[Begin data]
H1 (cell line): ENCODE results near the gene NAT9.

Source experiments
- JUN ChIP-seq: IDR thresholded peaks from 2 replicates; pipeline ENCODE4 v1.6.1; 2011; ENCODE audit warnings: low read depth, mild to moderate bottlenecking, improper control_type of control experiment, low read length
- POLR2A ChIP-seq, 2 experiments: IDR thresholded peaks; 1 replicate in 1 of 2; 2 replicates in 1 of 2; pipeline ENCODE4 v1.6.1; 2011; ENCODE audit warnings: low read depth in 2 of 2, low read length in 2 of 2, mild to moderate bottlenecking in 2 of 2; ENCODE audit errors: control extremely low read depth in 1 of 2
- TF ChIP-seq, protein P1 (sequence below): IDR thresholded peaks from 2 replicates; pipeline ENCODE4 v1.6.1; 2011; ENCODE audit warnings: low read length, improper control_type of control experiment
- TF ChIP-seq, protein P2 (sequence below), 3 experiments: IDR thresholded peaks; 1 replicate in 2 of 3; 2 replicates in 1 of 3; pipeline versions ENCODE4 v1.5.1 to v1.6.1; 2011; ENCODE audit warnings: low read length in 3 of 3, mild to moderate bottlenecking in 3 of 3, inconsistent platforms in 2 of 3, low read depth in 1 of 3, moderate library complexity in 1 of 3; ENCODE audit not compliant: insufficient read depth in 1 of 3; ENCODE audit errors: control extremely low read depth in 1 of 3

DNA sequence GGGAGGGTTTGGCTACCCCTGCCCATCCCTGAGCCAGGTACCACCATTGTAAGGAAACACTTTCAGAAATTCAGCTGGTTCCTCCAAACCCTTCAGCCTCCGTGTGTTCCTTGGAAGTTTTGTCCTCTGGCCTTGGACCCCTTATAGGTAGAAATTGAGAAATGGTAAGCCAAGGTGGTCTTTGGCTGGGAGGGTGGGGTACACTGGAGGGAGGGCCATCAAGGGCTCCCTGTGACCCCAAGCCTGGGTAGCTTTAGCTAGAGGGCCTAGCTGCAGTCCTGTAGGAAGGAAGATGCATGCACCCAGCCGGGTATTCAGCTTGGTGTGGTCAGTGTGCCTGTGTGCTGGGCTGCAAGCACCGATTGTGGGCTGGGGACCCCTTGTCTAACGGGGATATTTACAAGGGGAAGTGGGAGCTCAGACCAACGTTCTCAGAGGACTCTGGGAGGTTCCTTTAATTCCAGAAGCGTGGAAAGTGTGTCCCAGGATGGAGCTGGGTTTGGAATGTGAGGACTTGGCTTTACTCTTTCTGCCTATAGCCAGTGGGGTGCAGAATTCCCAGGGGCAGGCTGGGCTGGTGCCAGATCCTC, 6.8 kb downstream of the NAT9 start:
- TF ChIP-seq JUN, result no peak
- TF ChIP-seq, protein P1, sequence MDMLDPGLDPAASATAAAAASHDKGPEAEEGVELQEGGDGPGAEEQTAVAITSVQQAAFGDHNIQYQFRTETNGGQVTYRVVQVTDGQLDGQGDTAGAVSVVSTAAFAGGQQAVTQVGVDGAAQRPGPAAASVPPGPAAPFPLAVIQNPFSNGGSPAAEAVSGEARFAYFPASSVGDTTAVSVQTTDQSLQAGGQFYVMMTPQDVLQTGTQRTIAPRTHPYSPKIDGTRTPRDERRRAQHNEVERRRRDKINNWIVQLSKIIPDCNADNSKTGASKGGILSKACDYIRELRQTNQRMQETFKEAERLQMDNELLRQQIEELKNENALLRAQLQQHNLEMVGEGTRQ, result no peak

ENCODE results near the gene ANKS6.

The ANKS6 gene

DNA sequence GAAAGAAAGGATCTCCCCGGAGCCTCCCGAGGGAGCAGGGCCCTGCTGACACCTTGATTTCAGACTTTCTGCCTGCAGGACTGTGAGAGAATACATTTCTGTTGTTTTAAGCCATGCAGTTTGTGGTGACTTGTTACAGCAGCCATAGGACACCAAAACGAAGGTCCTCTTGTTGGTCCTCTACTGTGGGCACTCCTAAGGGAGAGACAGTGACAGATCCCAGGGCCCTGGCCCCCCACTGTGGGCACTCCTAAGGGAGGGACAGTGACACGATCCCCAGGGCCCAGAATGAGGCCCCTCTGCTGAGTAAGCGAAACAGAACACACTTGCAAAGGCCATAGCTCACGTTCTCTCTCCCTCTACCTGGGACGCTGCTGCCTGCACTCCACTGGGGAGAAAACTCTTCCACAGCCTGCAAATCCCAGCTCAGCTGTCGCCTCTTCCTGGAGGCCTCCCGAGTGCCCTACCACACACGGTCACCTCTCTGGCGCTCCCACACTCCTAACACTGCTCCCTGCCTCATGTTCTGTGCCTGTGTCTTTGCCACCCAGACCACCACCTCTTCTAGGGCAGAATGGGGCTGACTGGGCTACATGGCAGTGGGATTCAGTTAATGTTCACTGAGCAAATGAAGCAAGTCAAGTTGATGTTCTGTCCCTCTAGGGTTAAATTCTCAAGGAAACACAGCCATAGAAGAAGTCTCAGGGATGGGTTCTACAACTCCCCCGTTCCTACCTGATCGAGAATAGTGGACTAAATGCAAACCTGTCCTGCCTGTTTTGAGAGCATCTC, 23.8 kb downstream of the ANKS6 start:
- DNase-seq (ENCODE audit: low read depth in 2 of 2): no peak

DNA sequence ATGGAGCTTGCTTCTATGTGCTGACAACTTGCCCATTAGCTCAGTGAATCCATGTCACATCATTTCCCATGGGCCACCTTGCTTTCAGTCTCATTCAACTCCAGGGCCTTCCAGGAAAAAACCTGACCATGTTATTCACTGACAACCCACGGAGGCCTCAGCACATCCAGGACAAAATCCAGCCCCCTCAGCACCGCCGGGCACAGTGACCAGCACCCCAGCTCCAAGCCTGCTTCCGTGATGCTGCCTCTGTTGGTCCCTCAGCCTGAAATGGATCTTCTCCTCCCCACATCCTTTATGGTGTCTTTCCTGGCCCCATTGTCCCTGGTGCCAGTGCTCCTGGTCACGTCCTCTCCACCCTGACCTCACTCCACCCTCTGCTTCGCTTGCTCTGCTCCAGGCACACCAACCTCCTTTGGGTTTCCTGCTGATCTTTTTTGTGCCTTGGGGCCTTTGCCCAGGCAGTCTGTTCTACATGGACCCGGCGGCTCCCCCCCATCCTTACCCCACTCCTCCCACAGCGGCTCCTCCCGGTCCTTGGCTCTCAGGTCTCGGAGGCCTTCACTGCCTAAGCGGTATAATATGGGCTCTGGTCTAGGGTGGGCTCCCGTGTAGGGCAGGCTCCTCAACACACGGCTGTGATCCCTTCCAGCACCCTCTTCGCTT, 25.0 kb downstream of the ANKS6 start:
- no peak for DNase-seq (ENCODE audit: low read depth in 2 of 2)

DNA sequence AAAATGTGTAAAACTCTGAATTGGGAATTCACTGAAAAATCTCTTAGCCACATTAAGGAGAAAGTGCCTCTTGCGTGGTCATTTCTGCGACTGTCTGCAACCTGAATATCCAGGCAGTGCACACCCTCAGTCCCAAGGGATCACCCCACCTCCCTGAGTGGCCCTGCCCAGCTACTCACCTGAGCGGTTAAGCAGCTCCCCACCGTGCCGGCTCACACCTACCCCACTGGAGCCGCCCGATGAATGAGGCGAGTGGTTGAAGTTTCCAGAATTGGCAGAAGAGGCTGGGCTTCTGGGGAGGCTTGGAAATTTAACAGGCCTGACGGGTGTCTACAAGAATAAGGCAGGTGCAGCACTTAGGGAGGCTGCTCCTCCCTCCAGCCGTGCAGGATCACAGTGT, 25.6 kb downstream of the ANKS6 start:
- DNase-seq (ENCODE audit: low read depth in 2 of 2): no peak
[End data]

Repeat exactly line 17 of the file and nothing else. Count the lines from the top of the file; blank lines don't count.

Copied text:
- DNase-seq (ENCODE audit: low read depth in 2 of 2): no peak